NASA records an average rate of 233 flashes per square kilometer per year over the lake
Nocturnal thunderstorms develop at Lake Maracaibo on average 297 days per year
There is a new global lightning hot spot and it is not Florida or Africa. According to a recent study, the new lightning capital of the world is Lake Maracaibo in Venezuela.
NASA recorded an average rate of 233 flashes per square kilometer per year over the lake using observations from the lightning imaging sensor aboard a NASA satellite. The Congo Basin in Africa had previously been declared the site of the most lightning strikes.
The latest study was derived from 16 years of space-based lightning imaging sensor observations. It concluded that the combination of sea and mountain-valley breezes converging over the warm water of Lake Maracaibo lead to the development of nocturnal thunderstorms on average 297 days per year.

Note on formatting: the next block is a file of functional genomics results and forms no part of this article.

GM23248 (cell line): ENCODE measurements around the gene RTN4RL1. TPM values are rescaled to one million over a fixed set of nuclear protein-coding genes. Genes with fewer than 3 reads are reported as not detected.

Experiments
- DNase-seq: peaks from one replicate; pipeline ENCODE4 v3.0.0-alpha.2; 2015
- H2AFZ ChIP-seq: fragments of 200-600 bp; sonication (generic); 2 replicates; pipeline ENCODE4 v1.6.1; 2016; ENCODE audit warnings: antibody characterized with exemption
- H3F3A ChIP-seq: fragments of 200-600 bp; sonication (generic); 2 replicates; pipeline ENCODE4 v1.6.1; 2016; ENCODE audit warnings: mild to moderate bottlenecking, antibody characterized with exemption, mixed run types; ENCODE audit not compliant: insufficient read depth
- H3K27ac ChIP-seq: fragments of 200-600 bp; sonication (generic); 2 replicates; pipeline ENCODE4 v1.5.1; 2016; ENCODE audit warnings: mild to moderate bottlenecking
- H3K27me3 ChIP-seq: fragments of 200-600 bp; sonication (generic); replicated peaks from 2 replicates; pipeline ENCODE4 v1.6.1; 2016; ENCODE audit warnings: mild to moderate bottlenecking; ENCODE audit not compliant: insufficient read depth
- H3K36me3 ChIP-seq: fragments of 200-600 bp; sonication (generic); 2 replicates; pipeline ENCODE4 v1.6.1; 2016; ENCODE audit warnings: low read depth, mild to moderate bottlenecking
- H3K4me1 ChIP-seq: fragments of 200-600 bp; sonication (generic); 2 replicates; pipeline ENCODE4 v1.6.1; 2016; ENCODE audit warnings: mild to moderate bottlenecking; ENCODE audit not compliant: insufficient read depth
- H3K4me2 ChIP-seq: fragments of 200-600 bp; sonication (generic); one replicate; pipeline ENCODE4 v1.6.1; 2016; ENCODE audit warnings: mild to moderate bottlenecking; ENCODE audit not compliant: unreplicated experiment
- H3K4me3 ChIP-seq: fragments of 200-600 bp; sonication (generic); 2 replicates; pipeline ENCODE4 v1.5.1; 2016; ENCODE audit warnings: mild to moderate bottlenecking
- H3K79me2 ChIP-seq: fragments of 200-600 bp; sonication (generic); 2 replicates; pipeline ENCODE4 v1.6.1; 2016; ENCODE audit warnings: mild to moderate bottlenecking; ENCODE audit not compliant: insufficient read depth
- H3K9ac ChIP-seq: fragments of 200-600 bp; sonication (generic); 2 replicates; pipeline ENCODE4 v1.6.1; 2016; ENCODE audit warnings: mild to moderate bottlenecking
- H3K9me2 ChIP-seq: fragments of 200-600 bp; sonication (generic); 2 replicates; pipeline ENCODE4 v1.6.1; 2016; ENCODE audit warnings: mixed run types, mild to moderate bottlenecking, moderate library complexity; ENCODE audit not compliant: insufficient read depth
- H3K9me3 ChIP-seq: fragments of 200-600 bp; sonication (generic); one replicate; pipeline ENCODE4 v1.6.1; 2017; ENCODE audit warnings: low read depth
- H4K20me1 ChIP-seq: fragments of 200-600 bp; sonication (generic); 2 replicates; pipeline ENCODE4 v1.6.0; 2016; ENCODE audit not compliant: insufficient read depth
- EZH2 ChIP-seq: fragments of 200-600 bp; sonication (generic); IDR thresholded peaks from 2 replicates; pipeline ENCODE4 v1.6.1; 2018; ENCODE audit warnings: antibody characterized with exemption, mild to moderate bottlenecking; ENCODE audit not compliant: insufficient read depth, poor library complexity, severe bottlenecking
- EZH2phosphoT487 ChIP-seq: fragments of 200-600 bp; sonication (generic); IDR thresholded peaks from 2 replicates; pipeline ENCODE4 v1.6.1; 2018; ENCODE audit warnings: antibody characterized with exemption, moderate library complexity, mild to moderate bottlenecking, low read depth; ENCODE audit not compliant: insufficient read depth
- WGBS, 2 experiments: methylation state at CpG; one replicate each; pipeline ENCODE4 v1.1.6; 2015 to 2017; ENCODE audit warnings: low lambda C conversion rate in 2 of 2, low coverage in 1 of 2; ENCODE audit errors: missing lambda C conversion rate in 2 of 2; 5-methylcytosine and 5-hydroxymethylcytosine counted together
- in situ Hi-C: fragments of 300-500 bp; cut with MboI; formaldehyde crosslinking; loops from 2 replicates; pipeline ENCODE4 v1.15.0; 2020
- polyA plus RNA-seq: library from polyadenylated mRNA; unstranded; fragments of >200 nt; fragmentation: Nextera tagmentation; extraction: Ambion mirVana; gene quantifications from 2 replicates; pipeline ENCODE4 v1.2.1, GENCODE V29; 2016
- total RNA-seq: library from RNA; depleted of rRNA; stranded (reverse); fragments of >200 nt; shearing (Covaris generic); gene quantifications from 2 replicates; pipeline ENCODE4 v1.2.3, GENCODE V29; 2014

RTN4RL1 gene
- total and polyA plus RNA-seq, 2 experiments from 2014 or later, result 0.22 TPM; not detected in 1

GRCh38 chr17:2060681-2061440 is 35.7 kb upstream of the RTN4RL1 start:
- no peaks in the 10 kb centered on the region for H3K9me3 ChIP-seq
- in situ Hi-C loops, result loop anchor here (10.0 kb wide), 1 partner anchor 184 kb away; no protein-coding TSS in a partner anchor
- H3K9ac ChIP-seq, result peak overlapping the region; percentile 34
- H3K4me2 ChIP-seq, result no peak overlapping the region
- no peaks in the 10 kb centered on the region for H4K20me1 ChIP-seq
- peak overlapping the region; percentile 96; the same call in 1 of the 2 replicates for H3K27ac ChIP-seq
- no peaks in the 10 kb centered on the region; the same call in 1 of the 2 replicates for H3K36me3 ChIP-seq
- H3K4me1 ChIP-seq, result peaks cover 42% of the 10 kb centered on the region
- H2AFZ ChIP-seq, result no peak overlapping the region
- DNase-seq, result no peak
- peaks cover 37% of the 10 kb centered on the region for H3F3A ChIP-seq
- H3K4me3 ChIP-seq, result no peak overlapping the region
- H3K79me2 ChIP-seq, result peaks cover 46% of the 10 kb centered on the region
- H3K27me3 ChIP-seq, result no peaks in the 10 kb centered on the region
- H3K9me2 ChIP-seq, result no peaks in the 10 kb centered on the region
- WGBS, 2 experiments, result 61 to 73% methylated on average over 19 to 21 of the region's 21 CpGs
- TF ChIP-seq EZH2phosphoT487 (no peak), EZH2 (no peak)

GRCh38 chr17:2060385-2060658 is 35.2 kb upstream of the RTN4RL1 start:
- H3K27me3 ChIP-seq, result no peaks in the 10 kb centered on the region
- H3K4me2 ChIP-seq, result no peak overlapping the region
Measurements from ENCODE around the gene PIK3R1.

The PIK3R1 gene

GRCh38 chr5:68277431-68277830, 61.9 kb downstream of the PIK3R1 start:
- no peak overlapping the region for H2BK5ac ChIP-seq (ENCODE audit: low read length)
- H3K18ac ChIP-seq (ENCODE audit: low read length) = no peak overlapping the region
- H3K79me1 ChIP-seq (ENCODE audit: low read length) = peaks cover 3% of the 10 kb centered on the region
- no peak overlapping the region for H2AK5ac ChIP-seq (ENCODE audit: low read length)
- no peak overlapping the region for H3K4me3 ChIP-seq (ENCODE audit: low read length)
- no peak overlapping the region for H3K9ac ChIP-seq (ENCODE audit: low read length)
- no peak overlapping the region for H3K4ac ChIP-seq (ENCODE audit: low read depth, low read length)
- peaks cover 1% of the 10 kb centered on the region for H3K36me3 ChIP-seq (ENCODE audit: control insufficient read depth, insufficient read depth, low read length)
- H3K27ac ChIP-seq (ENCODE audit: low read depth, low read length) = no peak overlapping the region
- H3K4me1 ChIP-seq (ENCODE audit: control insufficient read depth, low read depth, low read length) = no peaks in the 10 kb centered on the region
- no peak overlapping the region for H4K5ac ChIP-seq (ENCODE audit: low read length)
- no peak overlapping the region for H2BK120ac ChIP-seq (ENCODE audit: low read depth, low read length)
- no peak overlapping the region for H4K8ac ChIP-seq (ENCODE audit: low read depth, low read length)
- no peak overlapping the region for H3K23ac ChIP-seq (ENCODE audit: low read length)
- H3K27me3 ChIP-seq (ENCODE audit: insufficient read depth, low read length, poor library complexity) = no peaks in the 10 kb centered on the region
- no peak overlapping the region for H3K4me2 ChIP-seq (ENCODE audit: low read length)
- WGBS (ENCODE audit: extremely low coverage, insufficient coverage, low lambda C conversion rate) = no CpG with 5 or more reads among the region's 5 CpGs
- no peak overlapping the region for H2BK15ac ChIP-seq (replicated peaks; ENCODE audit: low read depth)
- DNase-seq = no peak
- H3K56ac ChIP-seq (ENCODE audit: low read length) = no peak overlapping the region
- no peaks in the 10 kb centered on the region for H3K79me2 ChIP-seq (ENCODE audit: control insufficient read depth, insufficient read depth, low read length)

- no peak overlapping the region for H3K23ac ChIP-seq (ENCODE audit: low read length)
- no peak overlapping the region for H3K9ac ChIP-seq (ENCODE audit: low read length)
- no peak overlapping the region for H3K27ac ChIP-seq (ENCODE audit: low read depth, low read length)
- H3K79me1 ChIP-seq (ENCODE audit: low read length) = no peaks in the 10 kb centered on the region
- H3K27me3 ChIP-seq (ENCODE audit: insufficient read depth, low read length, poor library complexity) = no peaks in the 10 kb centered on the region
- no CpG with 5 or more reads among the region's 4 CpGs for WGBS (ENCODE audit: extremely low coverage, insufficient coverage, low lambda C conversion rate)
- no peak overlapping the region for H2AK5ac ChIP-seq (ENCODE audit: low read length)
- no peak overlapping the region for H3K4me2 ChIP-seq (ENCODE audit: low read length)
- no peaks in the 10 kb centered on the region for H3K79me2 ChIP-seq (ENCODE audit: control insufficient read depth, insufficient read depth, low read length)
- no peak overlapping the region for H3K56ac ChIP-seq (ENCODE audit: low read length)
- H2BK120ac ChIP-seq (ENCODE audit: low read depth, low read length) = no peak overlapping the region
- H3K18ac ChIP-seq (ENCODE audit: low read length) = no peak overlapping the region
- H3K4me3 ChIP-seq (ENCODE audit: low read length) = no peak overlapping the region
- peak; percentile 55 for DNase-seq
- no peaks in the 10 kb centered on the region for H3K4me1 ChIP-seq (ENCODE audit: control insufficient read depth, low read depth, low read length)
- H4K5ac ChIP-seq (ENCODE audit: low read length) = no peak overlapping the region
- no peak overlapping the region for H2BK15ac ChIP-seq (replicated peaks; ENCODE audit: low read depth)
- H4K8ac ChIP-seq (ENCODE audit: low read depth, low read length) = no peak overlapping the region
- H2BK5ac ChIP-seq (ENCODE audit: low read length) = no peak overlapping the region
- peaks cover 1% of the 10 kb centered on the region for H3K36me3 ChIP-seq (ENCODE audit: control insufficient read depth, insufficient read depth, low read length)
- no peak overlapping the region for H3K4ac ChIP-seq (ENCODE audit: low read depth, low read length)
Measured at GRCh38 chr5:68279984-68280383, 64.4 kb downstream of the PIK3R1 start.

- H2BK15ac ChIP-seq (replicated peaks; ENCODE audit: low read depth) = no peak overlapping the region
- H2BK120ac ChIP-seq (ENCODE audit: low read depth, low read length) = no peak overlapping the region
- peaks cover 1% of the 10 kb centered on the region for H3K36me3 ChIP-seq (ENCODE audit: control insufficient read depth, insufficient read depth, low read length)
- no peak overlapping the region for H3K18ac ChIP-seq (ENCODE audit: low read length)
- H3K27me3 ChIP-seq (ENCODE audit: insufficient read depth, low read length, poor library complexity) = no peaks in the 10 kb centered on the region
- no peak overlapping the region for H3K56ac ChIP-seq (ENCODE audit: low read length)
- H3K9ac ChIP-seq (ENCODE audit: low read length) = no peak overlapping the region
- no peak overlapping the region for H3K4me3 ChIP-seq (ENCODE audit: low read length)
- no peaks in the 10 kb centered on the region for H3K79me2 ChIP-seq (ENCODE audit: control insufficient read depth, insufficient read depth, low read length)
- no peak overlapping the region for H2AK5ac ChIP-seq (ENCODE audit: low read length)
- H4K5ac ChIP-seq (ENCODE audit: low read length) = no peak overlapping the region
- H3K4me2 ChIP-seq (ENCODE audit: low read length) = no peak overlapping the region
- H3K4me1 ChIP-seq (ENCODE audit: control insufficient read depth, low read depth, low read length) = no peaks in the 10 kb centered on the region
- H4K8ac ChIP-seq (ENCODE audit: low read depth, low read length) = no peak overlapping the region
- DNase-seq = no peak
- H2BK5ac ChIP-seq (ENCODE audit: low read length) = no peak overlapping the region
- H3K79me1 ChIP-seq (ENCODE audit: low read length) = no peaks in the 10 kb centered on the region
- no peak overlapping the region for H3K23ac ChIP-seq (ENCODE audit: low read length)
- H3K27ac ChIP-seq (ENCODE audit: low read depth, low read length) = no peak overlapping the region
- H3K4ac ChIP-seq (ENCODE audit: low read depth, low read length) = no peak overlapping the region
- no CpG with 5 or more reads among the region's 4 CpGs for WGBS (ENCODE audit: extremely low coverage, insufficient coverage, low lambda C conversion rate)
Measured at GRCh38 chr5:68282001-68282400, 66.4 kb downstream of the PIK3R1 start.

The persistent development of these thunderstorms centered around the same area provides for a high flash rate density, according to the research, described in the American Meteorological Society Journal.
Although Africa may have lost the top spot, it is by far the continent with the most lightning hot spots, followed by Asia, South America, North America and Australia.
Central Florida remains the lightning hot spot of North America, according to CNN meteorologist Pedram Javaheri.
The interaction between the convergence of sea breezes from the east and west side of Florida allows for storms to develop across central Florida. Typically, a concentrated area of lightning is more likely over land than over the ocean because of the influence of land topography; that was confirmed by this study.
The study also found that oceanic thunderstorms develop more frequently at night, while continental storms tend to produce the most lighting during the afternoon.